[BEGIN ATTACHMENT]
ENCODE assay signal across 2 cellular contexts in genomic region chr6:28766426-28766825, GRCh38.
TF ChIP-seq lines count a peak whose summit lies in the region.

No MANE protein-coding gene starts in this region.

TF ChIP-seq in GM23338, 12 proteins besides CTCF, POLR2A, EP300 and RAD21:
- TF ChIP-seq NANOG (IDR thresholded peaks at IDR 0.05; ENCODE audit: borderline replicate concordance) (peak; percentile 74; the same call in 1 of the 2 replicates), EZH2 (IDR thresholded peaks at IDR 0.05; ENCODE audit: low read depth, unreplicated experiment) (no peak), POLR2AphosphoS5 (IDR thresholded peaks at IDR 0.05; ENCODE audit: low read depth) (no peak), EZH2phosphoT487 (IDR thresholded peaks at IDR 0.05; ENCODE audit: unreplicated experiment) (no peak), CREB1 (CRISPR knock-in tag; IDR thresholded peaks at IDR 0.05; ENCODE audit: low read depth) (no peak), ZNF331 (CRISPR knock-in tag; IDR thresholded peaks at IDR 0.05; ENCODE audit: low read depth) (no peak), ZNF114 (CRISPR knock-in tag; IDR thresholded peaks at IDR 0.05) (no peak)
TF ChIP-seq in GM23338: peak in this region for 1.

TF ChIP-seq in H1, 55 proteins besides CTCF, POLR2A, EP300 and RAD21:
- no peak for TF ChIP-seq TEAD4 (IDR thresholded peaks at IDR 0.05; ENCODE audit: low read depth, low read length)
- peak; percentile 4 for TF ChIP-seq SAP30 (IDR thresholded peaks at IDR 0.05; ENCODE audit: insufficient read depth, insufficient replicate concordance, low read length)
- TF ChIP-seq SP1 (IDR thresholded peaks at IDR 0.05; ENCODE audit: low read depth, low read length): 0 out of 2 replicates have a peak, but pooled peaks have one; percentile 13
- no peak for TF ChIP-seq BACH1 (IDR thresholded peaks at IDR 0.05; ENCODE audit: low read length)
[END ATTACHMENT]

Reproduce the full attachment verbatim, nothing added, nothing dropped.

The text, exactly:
ENCODE assay signal across 2 cellular contexts in genomic region chr6:28766426-28766825, GRCh38.
TF ChIP-seq lines count a peak whose summit lies in the region.

No MANE protein-coding gene starts in this region.

TF ChIP-seq in GM23338, 12 proteins besides CTCF, POLR2A, EP300 and RAD21:
- TF ChIP-seq NANOG (IDR thresholded peaks at IDR 0.05; ENCODE audit: borderline replicate concordance) (peak; percentile 74; the same call in 1 of the 2 replicates), EZH2 (IDR thresholded peaks at IDR 0.05; ENCODE audit: low read depth, unreplicated experiment) (no peak), POLR2AphosphoS5 (IDR thresholded peaks at IDR 0.05; ENCODE audit: low read depth) (no peak), EZH2phosphoT487 (IDR thresholded peaks at IDR 0.05; ENCODE audit: unreplicated experiment) (no peak), CREB1 (CRISPR knock-in tag; IDR thresholded peaks at IDR 0.05; ENCODE audit: low read depth) (no peak), ZNF331 (CRISPR knock-in tag; IDR thresholded peaks at IDR 0.05; ENCODE audit: low read depth) (no peak), ZNF114 (CRISPR knock-in tag; IDR thresholded peaks at IDR 0.05) (no peak)
TF ChIP-seq in GM23338: peak in this region for 1.

TF ChIP-seq in H1, 55 proteins besides CTCF, POLR2A, EP300 and RAD21:
- no peak for TF ChIP-seq TEAD4 (IDR thresholded peaks at IDR 0.05; ENCODE audit: low read depth, low read length)
- peak; percentile 4 for TF ChIP-seq SAP30 (IDR thresholded peaks at IDR 0.05; ENCODE audit: insufficient read depth, insufficient replicate concordance, low read length)
- TF ChIP-seq SP1 (IDR thresholded peaks at IDR 0.05; ENCODE audit: low read depth, low read length): 0 out of 2 replicates have a peak, but pooled peaks have one; percentile 13
- no peak for TF ChIP-seq BACH1 (IDR thresholded peaks at IDR 0.05; ENCODE audit: low read length)